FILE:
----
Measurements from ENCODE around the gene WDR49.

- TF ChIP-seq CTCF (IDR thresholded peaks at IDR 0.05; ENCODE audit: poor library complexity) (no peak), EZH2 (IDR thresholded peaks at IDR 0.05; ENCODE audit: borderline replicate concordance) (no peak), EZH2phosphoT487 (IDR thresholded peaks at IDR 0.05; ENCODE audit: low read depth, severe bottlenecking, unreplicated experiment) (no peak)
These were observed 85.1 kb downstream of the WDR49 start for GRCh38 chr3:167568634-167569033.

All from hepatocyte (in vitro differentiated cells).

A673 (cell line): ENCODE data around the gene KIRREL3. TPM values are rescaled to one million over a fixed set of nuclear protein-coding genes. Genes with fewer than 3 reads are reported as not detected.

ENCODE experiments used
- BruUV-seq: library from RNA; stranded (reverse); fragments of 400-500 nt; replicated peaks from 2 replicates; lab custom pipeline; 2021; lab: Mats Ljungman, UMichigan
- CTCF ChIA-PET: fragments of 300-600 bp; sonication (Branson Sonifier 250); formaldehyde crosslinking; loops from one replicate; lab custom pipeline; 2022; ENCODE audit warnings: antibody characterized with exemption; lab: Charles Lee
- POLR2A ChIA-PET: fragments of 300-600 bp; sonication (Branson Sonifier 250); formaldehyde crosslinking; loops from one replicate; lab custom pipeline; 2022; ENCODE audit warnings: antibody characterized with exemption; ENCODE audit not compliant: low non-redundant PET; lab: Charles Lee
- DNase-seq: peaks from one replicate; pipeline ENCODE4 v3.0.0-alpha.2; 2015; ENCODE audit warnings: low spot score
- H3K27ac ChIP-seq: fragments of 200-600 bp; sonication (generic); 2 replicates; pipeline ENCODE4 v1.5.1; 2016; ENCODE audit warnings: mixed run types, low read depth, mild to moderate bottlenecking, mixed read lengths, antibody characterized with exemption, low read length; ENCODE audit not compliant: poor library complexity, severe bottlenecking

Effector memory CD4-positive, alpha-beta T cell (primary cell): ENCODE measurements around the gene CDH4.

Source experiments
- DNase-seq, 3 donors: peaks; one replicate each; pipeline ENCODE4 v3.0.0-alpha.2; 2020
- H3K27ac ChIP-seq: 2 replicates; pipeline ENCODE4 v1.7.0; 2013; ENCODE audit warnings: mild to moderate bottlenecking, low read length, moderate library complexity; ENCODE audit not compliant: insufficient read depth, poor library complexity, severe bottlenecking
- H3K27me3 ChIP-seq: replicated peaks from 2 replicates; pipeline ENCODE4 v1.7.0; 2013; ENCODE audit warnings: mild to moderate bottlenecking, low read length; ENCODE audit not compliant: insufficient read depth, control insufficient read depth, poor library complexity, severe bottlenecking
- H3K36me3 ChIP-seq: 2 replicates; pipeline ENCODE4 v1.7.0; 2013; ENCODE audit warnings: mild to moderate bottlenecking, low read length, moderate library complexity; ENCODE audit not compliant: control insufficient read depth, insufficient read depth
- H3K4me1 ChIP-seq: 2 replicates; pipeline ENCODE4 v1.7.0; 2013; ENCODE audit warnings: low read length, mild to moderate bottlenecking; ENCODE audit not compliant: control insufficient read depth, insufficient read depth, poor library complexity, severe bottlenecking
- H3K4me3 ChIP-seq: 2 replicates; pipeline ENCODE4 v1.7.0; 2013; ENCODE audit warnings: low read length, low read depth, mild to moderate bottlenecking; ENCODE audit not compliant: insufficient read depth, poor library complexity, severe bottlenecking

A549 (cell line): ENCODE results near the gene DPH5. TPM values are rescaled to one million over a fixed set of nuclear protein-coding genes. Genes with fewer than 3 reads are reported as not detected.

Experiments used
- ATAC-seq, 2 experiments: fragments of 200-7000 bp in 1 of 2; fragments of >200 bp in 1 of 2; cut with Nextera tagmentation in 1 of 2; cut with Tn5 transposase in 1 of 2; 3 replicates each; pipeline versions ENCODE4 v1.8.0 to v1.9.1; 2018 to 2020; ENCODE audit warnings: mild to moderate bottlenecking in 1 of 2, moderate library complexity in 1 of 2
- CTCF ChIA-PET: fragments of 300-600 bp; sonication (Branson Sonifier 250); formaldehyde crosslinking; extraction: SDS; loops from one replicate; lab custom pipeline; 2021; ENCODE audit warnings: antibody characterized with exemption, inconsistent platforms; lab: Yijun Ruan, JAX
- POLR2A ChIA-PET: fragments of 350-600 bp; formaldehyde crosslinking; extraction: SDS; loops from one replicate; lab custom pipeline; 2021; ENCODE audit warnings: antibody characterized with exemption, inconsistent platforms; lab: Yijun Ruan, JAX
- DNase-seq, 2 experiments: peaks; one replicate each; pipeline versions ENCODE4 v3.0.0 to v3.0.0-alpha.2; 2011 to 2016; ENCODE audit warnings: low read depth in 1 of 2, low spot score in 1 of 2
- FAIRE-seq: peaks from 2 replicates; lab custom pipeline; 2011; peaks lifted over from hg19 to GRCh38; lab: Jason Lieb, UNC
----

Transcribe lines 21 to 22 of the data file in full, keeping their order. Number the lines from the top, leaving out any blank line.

Experiments used
- ATAC-seq, 2 experiments: fragments of 200-7000 bp in 1 of 2; fragments of >200 bp in 1 of 2; cut with Nextera tagmentation in 1 of 2; cut with Tn5 transposase in 1 of 2; 3 replicates each; pipeline versions ENCODE4 v1.8.0 to v1.9.1; 2018 to 2020; ENCODE audit warnings: mild to moderate bottlenecking in 1 of 2, moderate library complexity in 1 of 2